5. Bake the cookies for 8 to 10 minutes, or until they are set but pale. (If some of the cookies are thinner than the others, the thin ones may brown around the edges. M. Poilâne would approve. He’d tell you the spots of color here and there show they are made by hand.) Transfer the cookies to cooling racks to cool to room temperature.
Do ahead: The cookies can be kept in a tin at room temperature for about 5 days or wrapped airtight and frozen for up to 1 month.
You can skip softening your butter. Whether you make cookie dough in a stand mixer, with a hand-mixer or (my favorite) in a food processor, you can save time by cutting your cold butter into chunks and letting the machine bang it together with the sugar until soft. It will be bumpy at first and you’ll need to scrape a few times to make sure no nubby cold bits remain but within a minute or two, the butter just right for the rest of the ingredients. It doesn’t just save time, it makes for a cooler, firmer dough that’s going to take less time to chill.
You can skip the refrigerator chill. And…
You can skip flouring your counter. As soon as my cookie dough is made, I roll it out between two large sheets of parchment paper to the desired thickness and it’s a total breeze. No flouring (which can toughen the dough). No pre-chilling (which takes so much more time). No fighting the cold dough flat (which makes us grumpy). Then, I slide this onto a baking sheet and pop it in the freezer for 15 minutes (or a day, or a week, or months until needed), until firm and cut the cookies in clean, sharp shapes from this. I then use these parchment sheets to line my baking sheets. (No waste!) Extra dough scraps can be easily rerolled and re-chilled the same way, with no erosion in dough quality because it doesn’t absorb extra flour. Bonus: No floury mess to clean up.
A couple extra tips: As you roll your dough between parchment sheets, some creases will form; pull the sheet loose so they don’t etch into the dough. When you remove your “board” of dough from the freezer, gently loosen/peel the sheet that will be the underside of the dough before placing the dough back on it. This bit of air ensures that your cookies, once cut, will come right off with no “peeling” needed. (Although even if peeling is needed, it too is a cinch with cold dough on parchment.)
Our Celtic Heritage: Looking at Our Faith in the Light of Celtic Christianity
A Study Guide for Christian Groups
By Chris King
Read Dec 2017
Session 1: The Caim and the High Cross
Session 2: God the Creator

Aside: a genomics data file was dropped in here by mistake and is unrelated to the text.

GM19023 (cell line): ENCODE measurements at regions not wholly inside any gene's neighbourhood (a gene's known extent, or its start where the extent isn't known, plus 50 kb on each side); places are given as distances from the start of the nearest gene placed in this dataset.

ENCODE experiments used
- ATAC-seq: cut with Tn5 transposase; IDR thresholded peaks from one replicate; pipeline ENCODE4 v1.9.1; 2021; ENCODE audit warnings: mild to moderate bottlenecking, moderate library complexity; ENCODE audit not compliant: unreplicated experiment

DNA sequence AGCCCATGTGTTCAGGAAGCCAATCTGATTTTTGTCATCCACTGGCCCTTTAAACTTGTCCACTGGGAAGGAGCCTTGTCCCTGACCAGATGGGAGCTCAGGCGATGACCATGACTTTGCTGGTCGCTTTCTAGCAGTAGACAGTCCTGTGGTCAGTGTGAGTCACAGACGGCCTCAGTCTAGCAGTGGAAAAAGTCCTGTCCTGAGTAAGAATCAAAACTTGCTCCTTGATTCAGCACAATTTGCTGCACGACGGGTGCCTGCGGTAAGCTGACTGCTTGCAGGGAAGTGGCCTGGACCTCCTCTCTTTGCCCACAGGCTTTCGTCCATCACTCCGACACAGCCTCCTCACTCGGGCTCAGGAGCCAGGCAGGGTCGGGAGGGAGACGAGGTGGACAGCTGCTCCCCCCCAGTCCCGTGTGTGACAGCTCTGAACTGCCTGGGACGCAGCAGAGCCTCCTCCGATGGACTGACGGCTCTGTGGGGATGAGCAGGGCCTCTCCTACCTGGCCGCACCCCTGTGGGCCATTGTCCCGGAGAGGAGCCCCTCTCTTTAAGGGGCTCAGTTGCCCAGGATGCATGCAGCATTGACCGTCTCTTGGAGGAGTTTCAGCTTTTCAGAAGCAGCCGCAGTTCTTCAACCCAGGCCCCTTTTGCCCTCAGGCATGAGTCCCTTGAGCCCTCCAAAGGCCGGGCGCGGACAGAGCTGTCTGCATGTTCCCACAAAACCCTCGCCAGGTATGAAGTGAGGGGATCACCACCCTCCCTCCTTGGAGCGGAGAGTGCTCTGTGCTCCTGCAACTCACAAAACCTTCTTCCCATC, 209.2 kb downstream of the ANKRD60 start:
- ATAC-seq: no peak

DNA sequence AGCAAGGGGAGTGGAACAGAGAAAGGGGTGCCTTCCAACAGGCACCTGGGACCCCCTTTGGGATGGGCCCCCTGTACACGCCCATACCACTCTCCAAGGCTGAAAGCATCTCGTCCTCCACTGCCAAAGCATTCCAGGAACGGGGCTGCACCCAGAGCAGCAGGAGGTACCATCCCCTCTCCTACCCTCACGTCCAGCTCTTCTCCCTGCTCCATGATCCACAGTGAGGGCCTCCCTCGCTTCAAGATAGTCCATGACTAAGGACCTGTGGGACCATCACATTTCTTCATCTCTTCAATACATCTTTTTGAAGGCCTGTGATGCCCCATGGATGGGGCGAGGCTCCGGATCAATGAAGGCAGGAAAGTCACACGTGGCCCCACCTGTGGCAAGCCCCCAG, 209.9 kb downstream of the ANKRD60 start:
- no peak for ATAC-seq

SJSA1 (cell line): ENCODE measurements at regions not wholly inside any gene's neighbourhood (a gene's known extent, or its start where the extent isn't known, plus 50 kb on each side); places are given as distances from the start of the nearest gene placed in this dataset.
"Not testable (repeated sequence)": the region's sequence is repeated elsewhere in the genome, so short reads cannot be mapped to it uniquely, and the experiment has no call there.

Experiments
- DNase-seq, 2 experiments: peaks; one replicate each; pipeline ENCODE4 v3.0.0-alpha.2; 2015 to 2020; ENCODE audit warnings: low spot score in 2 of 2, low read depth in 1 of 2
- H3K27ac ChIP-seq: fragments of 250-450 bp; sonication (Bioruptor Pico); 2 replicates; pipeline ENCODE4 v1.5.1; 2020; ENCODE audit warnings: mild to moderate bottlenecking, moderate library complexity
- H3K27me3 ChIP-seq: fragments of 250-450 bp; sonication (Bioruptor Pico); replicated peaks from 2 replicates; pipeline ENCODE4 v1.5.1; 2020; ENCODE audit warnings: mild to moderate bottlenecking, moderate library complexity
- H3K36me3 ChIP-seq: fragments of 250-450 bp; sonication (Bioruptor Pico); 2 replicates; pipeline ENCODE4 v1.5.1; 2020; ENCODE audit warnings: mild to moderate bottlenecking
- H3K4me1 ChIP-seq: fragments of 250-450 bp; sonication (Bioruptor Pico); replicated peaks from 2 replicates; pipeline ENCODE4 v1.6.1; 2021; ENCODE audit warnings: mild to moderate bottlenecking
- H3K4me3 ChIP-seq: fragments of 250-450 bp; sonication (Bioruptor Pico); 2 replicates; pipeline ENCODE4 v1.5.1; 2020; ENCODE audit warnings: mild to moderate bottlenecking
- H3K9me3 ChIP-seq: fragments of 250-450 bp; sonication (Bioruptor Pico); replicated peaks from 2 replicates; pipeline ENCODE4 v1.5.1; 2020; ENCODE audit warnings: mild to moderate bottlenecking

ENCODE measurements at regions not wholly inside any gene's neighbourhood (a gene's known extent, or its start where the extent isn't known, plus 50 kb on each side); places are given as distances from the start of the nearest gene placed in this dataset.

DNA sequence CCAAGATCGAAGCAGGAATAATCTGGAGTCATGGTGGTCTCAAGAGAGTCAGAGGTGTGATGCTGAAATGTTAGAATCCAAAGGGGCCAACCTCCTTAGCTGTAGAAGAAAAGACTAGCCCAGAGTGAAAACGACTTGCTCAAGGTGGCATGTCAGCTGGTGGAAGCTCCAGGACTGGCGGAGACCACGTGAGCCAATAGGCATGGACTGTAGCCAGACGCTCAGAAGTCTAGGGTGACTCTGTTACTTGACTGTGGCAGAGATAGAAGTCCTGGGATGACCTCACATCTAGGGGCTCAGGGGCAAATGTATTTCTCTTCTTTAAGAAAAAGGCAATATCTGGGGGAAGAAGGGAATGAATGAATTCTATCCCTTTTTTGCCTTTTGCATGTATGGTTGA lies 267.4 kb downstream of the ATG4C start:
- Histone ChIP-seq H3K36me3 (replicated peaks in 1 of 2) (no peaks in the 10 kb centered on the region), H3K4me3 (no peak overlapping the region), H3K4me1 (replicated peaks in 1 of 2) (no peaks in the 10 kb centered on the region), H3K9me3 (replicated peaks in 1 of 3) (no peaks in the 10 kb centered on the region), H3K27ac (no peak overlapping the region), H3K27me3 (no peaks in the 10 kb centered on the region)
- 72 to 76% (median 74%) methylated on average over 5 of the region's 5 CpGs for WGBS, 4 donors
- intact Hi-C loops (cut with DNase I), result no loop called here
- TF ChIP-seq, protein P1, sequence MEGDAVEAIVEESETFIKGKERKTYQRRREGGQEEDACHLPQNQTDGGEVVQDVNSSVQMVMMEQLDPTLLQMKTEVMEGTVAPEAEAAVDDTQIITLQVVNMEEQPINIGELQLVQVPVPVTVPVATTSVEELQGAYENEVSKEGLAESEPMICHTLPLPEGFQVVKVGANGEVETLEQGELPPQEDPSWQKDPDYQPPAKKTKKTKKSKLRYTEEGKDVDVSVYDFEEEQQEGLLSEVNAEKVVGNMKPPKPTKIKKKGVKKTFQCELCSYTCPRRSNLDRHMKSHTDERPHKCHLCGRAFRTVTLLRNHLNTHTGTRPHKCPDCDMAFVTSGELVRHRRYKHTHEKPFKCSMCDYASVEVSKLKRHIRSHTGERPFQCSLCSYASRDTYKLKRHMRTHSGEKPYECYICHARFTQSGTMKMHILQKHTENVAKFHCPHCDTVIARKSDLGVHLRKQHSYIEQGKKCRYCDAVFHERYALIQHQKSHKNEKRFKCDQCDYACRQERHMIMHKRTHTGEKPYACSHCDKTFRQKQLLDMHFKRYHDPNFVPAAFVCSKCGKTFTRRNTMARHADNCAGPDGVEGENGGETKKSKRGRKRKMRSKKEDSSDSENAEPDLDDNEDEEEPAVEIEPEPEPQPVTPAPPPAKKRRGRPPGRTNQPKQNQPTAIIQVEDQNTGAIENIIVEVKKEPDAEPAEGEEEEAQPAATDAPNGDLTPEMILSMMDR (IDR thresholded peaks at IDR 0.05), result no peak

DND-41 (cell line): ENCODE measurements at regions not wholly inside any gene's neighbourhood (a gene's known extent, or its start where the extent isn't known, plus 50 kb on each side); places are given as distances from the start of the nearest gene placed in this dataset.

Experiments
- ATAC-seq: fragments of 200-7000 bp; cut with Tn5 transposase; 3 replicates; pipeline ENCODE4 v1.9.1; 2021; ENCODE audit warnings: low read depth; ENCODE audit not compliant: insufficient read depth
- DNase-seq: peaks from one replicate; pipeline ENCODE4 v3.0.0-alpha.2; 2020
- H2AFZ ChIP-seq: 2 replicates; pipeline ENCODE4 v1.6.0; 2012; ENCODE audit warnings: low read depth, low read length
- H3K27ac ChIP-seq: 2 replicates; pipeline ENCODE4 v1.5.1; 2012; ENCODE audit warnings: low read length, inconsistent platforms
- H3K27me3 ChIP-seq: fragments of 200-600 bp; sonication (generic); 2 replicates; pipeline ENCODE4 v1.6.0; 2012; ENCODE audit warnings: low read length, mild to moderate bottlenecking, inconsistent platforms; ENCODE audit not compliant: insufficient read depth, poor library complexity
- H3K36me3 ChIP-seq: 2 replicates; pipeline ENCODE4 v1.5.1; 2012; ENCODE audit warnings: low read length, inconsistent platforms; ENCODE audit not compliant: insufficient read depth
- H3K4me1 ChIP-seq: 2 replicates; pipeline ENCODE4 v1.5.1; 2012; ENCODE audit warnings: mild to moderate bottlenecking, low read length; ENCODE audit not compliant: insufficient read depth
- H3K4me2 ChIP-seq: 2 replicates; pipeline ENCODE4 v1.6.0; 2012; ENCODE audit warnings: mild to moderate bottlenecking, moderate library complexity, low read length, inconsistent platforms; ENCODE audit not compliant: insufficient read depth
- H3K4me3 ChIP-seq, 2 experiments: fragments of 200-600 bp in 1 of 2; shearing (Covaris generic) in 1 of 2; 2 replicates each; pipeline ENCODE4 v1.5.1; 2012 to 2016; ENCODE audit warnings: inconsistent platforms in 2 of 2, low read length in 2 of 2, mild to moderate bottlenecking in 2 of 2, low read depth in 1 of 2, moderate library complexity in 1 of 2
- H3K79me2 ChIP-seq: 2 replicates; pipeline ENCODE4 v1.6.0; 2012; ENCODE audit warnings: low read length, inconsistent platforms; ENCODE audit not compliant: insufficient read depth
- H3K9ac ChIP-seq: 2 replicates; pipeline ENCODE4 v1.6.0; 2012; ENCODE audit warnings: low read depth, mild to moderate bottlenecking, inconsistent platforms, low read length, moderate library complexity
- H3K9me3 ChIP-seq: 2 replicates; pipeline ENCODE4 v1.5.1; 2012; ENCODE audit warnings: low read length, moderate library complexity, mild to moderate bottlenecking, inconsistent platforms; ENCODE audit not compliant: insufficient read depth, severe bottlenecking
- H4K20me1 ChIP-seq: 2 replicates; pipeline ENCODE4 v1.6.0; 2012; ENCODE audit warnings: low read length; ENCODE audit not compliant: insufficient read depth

Session 3: Never too Busy to Pray
Session 4: The Trinity
Session 5: St. Patrick’s Breastplate
An everyday religion that permeates all.
Caim — circle, circle of protection. Starts small, just round you, and then ripples outward as you pray for those both near and far.
High Cross — the victor’s cross, sun circle as crown of victory and wholeness, this life is a challenge, struggle, battle, but Christ goes before.
They did not take Christianity to the people so much as reveal the God who was already there.
Parting — God be with you
Celtic = God is present in creation and in our lives.
Advent marks the beginning of the church year. It comes at the darkest time of the year, surrounding us with hope, peace, joy, and love. It invites us to anticipate the arrival of Jesus and the light he brings into the world.
Advent gives us a chance to step back from the cultural norm of gift lists, shopping, a frantic pace, decorations that overtake the house, and an expectation of “more.” Advent, for me, is not just a time to count down to Christmas, it is a time to prepare my heart and my home for a deeper connection to the Christ.
Our Advent traditions are pretty basic because I like to keep it simple. My first step is always to clean the house and look for things to donate. While I’m cleaning, I put away all the knick-knacks that normally sit around our house. I usually buy new cloth napkins (white and blue, see a thread?) The advent wreath is given a place of honor. I really like to use blue candles and I’ve contemplated using all white candles. This year I’m using 3 purple, 1 pink, and a white Christ candle that were part of an Advent activity at my church.
Each night during my Vesper devotions, I light the appropriate candles, say the Vesper service, and read the scriptures (I use the Book of Common Prayer for my daily reading) and finally I conclude with the week’s collect from the BCP. This adds less than a minute to my normal Vespers routine.